User research can be difficult to conduct in Agile environments and, due to time or budget constraints, teams tend to make assumptions about their users in order to move forward in the development process. In an ideal world we want to make decisions based on actual data, but sometimes we have to make assumptions first and test them later.

An assumption is something we take on faith or as a best guess despite a lack of proof. We can’t know everything about users or their environment before starting a project, so some assumptions are usually necessary. The danger with assumptions is that they are often treated the same as facts later in the project, when team members forget that the assumptions have a shaky base. But decisions based on incorrect assumptions can have serious consequences, so teams need to be aware of their assumptions by properly documenting them and creating action plans to turn them into real data.

With all of the moving parts in an Agile process, formally tracking questions and assumptions is commonly neglected. In this article, we show how Agile teams can track and test assumptions.

Creating a Knowledge Board

There are four types of user-related statements and activities that typically inform Agile development:

  1. Questions about user behaviors, attitudes, or motivations
  2. Assumptions about these behaviors
  3. Research to test assumptions
  4. Facts based on collected user data

The same statement can start as a question, become an assumption, and then become a documented fact based on user research. (During the progression through these phases, the information rarely stays constant: usually, as the evidence solidifies, the conclusion needs to be modified.) Let’s discuss each of these individually.

Knowledge Boards in Agile: Questions, Assumptions, Research, Facts

1. Questions: What We Don’t Know

Agile teams have a product backlog that they pull from in order to determine what will be committed in the upcoming sprint. This product backlog is comprised of new features and technical debt in the form of user stories and epics. The backlog is where we want to formulate research questions within our teams to set ourselves up for user research.

Brainstorm these research questions together with your team so that everyone has a shared understanding of your knowledge gaps. You won’t know the answers to these questions yet, but they will help you formulate a plan for uncovering the answers. Do this consistently as part of your backlog-refinement meetings so that you uncover gaps throughout the entire product lifecycle.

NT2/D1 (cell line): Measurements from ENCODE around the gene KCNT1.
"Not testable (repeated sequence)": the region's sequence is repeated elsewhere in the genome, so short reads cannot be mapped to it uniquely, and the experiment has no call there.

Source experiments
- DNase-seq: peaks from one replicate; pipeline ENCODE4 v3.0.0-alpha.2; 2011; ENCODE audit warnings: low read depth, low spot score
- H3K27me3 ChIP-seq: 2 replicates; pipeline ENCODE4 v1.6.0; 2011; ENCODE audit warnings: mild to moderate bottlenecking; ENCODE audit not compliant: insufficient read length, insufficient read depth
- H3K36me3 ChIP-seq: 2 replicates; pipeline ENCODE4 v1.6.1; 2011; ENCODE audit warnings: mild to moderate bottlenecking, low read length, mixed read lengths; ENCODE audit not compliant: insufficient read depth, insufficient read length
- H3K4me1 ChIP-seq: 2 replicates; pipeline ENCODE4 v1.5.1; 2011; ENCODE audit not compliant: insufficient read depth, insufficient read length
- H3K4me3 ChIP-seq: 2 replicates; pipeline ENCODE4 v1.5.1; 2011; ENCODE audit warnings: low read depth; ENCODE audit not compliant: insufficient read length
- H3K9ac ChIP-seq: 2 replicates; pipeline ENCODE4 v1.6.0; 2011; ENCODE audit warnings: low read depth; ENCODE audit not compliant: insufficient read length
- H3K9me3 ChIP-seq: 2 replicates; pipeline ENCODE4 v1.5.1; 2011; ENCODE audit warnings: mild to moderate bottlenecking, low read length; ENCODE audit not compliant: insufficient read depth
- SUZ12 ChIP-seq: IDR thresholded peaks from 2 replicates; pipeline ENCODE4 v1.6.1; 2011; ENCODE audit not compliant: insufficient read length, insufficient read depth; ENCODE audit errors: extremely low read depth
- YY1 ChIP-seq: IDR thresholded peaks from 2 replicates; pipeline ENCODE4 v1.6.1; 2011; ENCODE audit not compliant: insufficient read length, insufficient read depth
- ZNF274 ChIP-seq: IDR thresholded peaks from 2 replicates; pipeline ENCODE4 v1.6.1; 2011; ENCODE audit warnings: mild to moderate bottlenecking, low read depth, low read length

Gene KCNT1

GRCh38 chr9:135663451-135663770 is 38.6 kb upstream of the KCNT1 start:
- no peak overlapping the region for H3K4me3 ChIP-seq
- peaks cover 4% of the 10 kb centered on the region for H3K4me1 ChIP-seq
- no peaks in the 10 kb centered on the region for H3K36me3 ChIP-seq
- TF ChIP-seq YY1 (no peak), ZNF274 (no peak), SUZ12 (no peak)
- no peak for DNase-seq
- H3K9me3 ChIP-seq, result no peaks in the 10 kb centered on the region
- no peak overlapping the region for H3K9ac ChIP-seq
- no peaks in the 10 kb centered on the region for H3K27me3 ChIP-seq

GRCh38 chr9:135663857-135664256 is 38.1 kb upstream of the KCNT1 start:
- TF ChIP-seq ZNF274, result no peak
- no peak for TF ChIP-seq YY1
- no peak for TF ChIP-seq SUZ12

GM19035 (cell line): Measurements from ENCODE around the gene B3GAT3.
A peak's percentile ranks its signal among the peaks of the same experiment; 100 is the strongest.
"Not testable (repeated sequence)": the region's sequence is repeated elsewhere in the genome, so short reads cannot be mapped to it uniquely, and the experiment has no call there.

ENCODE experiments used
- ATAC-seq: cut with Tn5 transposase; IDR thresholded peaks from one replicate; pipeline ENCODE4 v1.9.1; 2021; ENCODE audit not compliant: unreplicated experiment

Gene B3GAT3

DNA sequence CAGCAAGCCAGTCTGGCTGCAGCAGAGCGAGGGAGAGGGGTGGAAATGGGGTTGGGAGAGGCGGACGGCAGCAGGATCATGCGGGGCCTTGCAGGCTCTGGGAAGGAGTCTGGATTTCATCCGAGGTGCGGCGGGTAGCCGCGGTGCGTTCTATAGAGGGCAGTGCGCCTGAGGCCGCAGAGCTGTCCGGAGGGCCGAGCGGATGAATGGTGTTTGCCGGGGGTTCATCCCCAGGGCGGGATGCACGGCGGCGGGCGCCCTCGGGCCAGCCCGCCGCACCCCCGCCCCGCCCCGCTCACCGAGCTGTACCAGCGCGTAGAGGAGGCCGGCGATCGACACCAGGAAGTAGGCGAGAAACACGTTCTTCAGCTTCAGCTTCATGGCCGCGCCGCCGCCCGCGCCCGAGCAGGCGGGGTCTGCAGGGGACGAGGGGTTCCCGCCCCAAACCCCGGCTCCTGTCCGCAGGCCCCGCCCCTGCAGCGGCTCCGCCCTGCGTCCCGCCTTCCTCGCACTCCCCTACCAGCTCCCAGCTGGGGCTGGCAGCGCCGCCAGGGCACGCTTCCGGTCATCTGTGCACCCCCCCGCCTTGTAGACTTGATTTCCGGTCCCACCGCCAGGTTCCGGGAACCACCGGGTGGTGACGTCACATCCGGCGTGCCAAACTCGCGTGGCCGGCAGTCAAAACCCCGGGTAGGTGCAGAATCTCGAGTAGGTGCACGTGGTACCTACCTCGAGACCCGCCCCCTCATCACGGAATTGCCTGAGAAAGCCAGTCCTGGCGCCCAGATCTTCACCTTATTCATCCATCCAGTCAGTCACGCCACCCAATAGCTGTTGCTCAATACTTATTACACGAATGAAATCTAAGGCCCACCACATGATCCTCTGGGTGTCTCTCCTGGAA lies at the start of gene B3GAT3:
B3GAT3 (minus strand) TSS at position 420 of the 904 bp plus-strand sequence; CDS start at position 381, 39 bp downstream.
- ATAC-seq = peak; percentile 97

Let’s look at a couple of examples:


Example 1

Example 2

Feature from Backlog

Provide offline functionality

Build a user profile

Research Question

Will our users want to use our application offline?

How much personal information will users provide?

Next Steps

Do additional research before building functionality that users may not need

Determine how much information to collect and gauge how much users trust our product

Once you can guess the answer to a question or have an idea of what users might do, it’s ready for the second phase.

2. Assumptions: What We Think We Know

Phase two of this process is making a guess — or an assumption — as to the answer of one of your research questions. You may have some data to back up your guess — whether it’s a persona, an insight from early user research, or something your client or stakeholder passes along to you. This data does not directly answer the research question, but it allows you to make a semi-informed guess and move forward. Wild guesses are the weakest assumptions, whereas estimates derived from empirical information or insights are better, though still not the same as proven facts.

Document the assumptions you’re making and add them to the corresponding research question, whether you’re doing so in a text editor or on a Kanban board. Aim to include the following information for each research question:

  • The assumption(s) you’re making
  • Where each assumption came from (client, persona, interview, etc.)
  • Next steps for research

The next steps for research will list whatever research you need to test your assumptions. They could include usability testing, field studies, website analytics, or additional user interviews.

Using our examples from phase one, here’s how we might document what we think we know:


Example 1

Example 2

Research Question

Will our users want to use our application offline?

How much personal information will users provide?


Users may be in a basement without access to internet

  • Data collected from stakeholder on October 31st

Our target market will likely provide name, email address, phone number, and current location

  • Based on case study from our closest competitor


Users don’t want to use their personal cellular data at work